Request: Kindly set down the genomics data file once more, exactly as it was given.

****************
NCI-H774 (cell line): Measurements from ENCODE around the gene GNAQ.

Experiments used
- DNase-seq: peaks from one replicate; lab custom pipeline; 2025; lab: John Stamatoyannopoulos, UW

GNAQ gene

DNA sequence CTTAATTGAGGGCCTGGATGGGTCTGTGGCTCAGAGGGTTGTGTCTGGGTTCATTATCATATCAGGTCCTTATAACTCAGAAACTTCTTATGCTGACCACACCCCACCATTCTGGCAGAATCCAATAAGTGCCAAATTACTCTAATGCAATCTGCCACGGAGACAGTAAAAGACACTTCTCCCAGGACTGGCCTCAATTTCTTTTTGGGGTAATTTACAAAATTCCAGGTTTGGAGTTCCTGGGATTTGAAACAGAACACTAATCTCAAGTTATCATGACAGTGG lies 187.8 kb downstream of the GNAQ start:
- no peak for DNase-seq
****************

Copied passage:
NCI-H774 (cell line): Measurements from ENCODE around the gene GNAQ.

Experiments used
- DNase-seq: peaks from one replicate; lab custom pipeline; 2025; lab: John Stamatoyannopoulos, UW

GNAQ gene

DNA sequence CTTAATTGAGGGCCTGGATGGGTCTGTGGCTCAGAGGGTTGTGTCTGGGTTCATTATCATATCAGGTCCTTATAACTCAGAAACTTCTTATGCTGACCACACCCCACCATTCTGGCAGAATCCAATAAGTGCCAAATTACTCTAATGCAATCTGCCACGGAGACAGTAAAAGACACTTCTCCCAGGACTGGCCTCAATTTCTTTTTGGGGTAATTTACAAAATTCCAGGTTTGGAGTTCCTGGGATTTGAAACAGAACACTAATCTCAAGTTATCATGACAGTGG lies 187.8 kb downstream of the GNAQ start:
- no peak for DNase-seq